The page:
It’s almost Pentecost. I had a lot on my mind going into this week, and I was hoping that my buddy the Holy Spirit would show up for me as I prayed my novena. Well. You get what you pray for, especially when it is a host of things that make you reflect. I’m looking forward to a quiet, normal weekend, during which I will hopefully have the opportunity to reflect on everything that’s swirling around in my mind.
We discussed mercy throughout the ATX Catholic Retreat a few weeks ago. I was on a panel featuring fellow contributors (and people I know offline) Kraft and Trenton, and we talked about technology and mercy. It sounds like a strange topic at first, but I was pleased with the way the conversation went. I had to take some of my own advice, so I’m pretty sure that didn’t come from my heart alone. (See the note about my pal in Quick Take #1.)
You can listen to a recording of the mercy and technology panel discussion over at ATX Catholic. The post also features a rare photo of me without my shoulders covered. (I took a sweater for the time we spent in the Shrine’s chapel; I don’t like being in churches with bare shoulders.)
It took several days for me to unbox my new computer, but I finally got around to it. I just didn’t want to put in the time, and I struggle with change.
I had my first laptop, a Dell Inspiron 1150, for over five years (all the way through college and halfway through grad school) until it died. There was a manufacturing defect that made it overheat constantly, but I got Dell to replace the faulty part for free, out of warranty. (Yes, that’s another throwback, can-you-find-my-comment post.) Then the operating system failed, so it wouldn’t start. The Geek Squad at Best Buy removed the hard drive for me, I enclosed it, and I saved all my data!
This time around, when my HP Pavilion (currently just over eight years old) started to enter the throes of death, I started backing up my files. The computer actually still works… if I remove the battery completely, keep it plugged in, and hibernate it before unplugging. It’s a tedious strategy that keeps me tethered to the wall, but the computer’s been working okay despite limping along. I knew I needed a new one, though, so I saved up for it and finally pulled the trigger so I can devote that saving momentum elsewhere.
My new Pavilion has Windows 10, so I’m learning to use that. It feels like a flatter version of Windows 7, which was a shinier version of Windows XP, so I think I’ll be okay. I’ve managed to avoid the versions that everyone hated (Vista and 8). Coincidentally, this computer is a shinier, flatter version of my old computer. I did have to solve a Skype–Windows 10-specific microphone problem. Skype is essential to my relational life; I am very grateful to Mr. Man for helping me find a solution.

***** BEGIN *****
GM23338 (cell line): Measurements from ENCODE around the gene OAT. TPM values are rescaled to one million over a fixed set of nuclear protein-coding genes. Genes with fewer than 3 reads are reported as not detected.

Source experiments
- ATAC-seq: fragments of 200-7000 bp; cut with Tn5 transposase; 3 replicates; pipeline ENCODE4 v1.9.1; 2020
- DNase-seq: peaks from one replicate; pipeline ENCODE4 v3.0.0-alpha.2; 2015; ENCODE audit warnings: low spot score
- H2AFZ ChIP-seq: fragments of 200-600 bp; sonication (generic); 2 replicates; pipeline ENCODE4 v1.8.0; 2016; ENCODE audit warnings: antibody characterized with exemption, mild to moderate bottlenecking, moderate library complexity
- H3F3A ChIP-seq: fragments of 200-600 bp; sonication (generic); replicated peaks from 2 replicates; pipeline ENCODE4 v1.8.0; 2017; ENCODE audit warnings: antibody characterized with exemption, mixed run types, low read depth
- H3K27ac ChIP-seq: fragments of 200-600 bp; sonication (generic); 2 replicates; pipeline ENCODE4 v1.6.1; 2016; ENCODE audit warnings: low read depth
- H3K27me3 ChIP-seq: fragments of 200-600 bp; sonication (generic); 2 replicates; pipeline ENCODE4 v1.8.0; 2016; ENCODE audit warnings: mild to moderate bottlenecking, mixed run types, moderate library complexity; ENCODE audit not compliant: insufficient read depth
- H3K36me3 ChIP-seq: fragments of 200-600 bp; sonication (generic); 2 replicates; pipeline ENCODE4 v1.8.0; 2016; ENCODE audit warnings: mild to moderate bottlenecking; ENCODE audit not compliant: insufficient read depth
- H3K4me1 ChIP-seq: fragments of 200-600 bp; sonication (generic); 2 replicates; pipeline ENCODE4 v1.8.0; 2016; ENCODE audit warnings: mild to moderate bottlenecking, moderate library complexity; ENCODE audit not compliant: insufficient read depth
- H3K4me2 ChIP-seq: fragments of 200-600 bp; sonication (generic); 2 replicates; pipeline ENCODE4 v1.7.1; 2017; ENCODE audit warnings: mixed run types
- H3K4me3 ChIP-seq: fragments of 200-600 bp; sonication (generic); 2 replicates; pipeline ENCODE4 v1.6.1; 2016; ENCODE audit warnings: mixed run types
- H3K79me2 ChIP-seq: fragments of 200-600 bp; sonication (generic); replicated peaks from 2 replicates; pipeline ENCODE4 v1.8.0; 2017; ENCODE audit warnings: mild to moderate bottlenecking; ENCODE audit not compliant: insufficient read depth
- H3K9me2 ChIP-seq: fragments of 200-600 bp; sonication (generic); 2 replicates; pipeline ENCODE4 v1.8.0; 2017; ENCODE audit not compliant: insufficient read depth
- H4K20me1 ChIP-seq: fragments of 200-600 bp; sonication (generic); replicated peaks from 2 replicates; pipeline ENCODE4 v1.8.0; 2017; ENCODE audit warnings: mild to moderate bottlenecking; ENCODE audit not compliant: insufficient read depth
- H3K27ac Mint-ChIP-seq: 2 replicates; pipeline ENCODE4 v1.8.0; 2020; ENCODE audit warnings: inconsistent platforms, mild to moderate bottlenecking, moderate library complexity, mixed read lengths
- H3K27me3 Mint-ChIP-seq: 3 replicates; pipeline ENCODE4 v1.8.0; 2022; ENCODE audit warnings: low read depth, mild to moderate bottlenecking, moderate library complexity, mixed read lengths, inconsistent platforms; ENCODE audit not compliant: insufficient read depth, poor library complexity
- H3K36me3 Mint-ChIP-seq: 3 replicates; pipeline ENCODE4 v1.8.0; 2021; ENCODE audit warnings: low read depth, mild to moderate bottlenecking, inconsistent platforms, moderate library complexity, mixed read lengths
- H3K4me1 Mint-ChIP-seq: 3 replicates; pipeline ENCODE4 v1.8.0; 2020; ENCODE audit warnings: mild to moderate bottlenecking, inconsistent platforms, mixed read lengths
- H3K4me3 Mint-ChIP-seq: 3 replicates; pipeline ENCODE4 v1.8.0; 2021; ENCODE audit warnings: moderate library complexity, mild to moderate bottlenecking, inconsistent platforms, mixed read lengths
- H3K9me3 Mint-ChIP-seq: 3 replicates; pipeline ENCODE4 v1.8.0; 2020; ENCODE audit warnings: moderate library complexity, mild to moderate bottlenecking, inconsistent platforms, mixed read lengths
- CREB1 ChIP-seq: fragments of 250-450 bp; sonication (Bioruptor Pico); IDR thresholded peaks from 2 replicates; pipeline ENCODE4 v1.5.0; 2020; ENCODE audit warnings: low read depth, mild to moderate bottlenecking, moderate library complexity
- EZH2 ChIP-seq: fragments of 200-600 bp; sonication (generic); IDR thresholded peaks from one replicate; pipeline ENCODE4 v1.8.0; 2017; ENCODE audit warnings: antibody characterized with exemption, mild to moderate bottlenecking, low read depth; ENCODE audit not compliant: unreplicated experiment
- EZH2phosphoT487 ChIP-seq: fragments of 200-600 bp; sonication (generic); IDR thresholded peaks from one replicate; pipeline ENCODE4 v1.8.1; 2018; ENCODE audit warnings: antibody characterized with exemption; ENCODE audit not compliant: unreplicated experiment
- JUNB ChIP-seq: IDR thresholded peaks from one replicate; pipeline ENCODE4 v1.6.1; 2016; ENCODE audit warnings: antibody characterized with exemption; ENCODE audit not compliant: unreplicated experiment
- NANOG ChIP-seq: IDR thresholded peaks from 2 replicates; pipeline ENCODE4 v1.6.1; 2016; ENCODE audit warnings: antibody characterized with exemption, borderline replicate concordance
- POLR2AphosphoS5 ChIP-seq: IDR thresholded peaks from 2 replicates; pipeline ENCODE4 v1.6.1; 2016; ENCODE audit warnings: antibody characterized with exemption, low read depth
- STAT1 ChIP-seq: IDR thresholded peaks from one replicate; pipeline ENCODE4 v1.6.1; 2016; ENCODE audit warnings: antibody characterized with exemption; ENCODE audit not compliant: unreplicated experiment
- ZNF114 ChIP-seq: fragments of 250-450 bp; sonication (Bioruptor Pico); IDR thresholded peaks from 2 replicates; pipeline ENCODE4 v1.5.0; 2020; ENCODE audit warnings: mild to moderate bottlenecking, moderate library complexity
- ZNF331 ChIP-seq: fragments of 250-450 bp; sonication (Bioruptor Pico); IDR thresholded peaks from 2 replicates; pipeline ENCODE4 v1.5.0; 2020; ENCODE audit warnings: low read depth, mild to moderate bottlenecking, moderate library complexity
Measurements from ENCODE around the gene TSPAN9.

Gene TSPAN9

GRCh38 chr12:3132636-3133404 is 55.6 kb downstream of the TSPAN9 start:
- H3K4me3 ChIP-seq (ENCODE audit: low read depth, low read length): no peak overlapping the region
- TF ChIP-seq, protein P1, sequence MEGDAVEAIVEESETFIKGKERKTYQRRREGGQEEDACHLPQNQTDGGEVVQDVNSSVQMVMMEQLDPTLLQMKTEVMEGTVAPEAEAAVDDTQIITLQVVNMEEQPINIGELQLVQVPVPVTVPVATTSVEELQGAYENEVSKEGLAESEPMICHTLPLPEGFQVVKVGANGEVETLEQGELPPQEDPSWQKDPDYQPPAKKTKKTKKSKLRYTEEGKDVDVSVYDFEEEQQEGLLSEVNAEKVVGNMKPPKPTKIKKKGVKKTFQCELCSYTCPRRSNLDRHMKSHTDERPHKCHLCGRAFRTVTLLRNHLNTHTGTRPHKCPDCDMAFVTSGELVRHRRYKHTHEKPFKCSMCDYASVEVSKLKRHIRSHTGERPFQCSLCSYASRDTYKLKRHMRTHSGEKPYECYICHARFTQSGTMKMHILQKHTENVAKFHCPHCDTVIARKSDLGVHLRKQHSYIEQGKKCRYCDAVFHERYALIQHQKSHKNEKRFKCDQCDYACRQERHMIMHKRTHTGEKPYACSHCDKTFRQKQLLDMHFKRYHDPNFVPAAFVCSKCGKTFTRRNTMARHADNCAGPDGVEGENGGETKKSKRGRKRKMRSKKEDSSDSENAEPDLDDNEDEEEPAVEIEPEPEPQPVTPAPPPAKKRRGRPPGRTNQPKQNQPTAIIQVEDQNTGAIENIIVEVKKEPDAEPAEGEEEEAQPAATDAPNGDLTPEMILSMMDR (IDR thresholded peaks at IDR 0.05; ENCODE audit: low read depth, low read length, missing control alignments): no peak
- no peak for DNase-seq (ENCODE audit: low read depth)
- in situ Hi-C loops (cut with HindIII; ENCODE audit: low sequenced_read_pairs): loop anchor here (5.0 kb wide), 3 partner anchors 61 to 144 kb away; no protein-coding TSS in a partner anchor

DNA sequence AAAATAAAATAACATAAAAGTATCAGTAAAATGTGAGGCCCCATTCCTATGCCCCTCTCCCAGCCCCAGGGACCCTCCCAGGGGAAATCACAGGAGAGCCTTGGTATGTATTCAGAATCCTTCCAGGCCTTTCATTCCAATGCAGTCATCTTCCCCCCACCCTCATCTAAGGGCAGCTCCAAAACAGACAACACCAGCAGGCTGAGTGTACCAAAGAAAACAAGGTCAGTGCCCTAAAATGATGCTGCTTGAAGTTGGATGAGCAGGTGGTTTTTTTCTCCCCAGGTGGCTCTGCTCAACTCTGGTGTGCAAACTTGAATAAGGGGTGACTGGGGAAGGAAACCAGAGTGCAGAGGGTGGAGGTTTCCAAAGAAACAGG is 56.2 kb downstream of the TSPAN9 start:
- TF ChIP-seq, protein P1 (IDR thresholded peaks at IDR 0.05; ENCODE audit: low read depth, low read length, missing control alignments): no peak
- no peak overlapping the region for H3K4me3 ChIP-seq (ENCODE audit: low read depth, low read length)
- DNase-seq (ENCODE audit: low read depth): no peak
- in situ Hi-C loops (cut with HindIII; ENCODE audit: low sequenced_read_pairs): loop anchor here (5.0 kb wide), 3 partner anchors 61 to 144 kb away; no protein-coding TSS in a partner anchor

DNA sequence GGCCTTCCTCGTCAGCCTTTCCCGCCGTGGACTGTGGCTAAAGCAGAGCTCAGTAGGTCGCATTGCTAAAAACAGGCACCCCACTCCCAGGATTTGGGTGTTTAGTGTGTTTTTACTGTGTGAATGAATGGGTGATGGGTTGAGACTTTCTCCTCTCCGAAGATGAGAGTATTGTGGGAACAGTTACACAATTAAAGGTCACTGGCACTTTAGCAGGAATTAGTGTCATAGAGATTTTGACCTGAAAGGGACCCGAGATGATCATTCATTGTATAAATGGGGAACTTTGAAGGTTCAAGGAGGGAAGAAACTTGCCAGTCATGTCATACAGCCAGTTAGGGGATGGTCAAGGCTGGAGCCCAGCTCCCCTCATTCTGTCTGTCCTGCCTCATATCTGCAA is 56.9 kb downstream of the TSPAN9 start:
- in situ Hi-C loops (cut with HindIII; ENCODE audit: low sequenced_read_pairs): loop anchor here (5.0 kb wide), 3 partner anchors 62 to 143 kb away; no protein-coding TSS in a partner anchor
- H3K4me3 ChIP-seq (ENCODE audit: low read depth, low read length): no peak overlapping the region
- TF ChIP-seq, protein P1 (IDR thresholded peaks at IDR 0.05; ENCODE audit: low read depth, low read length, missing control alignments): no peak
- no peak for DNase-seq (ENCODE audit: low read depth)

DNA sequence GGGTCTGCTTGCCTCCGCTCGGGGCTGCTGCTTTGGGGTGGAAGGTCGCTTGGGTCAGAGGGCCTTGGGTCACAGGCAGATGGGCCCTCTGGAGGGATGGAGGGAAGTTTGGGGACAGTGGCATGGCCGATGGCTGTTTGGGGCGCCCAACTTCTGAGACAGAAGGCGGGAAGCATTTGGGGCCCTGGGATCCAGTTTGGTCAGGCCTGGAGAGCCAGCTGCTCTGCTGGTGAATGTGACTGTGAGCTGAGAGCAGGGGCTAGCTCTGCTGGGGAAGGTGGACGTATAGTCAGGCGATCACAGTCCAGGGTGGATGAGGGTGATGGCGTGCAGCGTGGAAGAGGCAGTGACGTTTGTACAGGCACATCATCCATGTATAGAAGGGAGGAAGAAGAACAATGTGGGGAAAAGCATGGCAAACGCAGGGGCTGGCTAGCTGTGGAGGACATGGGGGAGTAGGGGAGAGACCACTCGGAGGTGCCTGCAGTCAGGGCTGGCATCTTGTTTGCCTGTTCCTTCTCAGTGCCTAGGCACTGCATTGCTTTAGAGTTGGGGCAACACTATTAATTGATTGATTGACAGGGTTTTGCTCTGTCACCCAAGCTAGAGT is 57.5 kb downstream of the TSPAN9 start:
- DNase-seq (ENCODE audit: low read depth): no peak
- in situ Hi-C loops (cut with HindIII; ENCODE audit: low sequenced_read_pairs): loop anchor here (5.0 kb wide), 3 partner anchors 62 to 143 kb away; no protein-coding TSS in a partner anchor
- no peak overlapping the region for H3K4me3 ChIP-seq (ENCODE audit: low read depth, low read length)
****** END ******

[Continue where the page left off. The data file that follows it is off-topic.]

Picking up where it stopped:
Whaaaaaaaaat? Jeopardy! has had some amazing categories during the Teachers Tournament. The sad part is that, because this is J!6, those questions were not actually asked on the show. I can only hope the actual aired questions are that awesome if I get on. I’ve got seventeen more months in the contestant pool; there’s plenty of time for the awesomeness to swing back around.
The best short commentary on the presidential prayer of Jesus (John 17) is that they are the words of a dying man, so they are completely honest.
The best long commentary might be this by my other buddy, St. Augustine:
When he had said to his Father: “And now I will no longer be in the world…; I am coming to you” (Jn 17:11), our Lord recommended to his Father those who were about to be deprived of his physical presence: “Holy Father, keep them in your name that you have given to me.” As man, Jesus prays to God for the disciples he has received from God. But note what follows: “So that they may be one just as we are.” He does not say: That they may be one with us, or: So that they and we together may be one thing just as we are one, but he says: “That they may be one just as we are.” That they may be one in their nature just as we are one in ours. The truth is that these words imply that Jesus spoke as having the same divine nature as his Father, as he says elsewhere: “The Father and I are one,” (Jn 10,30). According to his human nature he had said: “My Father is greater than I, “ (Jn 14,28), but since God and man form one and the same person in him, we understand that he is man because he prays and understand him to be God because he is one thing with the one to whom he prays.
“But now I am coming to you. I speak this in the world so that they may share my joy completely.” As yet he has not left the world; he is still there; but since he is shortly going to leave it, he is no longer in it, so to speak. But what is that joy with which he wants his disciples to be filled? This he has already explained a little before, when he said: “That they may be one as we are.” Concerning this joy, which belongs to him and which he has given to them, he foretells to them the perfect fulfillment and that is why he speaks about it “in the world”. This joy is the peace and happiness of the world to come and, to gain it, we must live in the present world with self-restraint, justice and devotion.
I went to my friend Don’s Derby party again. It was delightful, although I would have appreciated it starting on time. That is part of why I don’t like football: you never know when the game is going to end. I have things other than spectating to do. Everyone else can go spectate without me; that’s cool. Have fun.
It’s raining today, which is not a common occurrence in Austin. We were in a drought so severe that several islands our big lake emerged. They’re usually underwater. Now they’ve disappeared again, but I still can’t get used to life with regular rainfall patterns.
That was either a very long thunderclap or a dinosaur. #atxweather
— Lindsay Wilcox (@lndsyloves) May 14, 2016
For more Quick Takes, visit This Ain’t the Lyceum.